27 Mar 2016

West Coast track closure hits local businesses

3:11 pm on 27 March 2016

A West Coast tourist operator says the two-year closure of a track in the Paparoa National Park is hurting his business and impacting locals, despite the Department of Conservation suggesting it is not a popular spot.

A stretch of the West Coast near Punakaiki (Pancake Rocks)

A stretch of the West Coast near Punakaiki. Photo: 123RF

Part of the Inland Pack Track has been closed since Cyclone Ita hit in April 2014 and the Department of Conservation (DOC) says it is putting its resources into more highly used areas - however those plans have been criticised by Forest and Bird and the Green Party.

Earlier this week DOC said the best returns came from sites that were high-use and that people visited regularly, and the closed Inland Pack Track section was not one of those.

Craig Findlay runs the Punakaiki Beach Camp which has more than 25,000 tourists a year, and says the closure of the track has affected the number of walks his customers can go on.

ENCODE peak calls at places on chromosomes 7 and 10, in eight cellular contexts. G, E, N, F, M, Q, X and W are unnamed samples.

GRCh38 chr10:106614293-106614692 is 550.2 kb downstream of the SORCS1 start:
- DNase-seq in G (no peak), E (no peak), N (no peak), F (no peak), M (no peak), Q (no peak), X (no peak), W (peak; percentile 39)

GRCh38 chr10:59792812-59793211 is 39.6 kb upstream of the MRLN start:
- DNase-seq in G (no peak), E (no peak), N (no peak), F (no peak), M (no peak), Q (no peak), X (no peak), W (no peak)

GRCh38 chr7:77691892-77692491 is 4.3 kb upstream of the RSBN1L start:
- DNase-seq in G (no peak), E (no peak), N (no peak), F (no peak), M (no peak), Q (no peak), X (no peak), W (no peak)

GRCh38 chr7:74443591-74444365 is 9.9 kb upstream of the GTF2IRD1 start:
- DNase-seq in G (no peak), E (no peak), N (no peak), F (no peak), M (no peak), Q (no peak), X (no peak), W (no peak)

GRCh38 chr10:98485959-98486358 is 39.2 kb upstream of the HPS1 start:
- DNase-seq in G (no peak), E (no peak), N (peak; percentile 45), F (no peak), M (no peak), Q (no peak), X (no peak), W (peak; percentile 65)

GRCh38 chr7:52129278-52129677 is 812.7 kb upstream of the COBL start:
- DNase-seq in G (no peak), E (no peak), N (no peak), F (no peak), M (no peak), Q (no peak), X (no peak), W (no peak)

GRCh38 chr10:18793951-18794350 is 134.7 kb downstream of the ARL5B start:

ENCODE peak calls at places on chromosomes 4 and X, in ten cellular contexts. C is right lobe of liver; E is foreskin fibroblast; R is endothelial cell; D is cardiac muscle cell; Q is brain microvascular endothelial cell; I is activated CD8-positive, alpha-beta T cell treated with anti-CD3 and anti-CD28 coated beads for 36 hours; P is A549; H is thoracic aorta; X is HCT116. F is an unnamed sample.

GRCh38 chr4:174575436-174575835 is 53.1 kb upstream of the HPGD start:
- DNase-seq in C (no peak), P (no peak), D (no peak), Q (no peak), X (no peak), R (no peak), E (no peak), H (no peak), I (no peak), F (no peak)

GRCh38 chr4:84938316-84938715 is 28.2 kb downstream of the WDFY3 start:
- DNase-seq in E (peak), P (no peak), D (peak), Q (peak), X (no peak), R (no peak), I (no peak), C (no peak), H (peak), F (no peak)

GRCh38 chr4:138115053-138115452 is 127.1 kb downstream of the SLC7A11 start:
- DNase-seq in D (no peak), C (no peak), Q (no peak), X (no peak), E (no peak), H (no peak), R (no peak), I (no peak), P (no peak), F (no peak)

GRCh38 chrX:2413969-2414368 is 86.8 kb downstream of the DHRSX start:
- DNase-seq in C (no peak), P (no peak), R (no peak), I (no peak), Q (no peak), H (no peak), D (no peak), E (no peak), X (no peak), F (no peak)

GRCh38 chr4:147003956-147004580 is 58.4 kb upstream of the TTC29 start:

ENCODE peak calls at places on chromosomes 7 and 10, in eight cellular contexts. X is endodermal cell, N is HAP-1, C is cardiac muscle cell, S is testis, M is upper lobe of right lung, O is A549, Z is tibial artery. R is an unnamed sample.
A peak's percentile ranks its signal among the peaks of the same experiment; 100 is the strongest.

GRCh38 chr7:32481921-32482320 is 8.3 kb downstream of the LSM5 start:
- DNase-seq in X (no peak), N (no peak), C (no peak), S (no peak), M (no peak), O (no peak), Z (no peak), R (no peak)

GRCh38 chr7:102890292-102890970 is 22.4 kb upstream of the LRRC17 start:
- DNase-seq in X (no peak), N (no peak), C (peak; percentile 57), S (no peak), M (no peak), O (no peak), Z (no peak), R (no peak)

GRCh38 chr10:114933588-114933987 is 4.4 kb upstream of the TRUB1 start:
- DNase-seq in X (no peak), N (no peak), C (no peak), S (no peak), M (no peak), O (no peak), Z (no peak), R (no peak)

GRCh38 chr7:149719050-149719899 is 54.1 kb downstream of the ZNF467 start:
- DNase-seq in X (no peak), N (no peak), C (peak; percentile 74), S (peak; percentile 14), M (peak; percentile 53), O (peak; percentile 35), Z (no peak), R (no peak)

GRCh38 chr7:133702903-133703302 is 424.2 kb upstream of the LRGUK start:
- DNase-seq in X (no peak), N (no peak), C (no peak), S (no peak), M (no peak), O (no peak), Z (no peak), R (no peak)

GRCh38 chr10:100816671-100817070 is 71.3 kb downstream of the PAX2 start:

He said before the Bullock Creek to Fox River track was closed visitors would often stay for two nights to walk it, but now many stayed for just one.

"It was quite an important part of our marketing arsenal to attract people to stay a second night and that's no longer there now."

Mr Findlay said he would like to see the track re-opened and restored to what it previously was.

While he understood DOC had to spread its resources accordingly, he said there had to be an effort to keep popular existing tracks.

Another tourist operator in the area, Bruce Stuart-Menteath, said the suggestion that the section of the closed track was unpopular was not true.

He was concerned about DOC's maintenance of all the tracks in the Paparoa National Park and was unhappy about the focus that was being put on the planned Pike River memorial track.

The closed Inland Pack Track will link to the first new Great Walk in more than 20 years, the Pike29 Memorial Track, named for the 29 men who died in the Pike River Mine explosion in 2010.

DOC estimates at least 2000 hours of skilled chainsaw time, as well as teams to clean up the debris, will be needed to clear the route at a cost of about $62,000.

Between 750 and 1200 people used the track annually before it was closed, while the Pike29 track is anticipated to be used by between 3000 and 5000 walkers a year.

DOC has been contacted for further comment.

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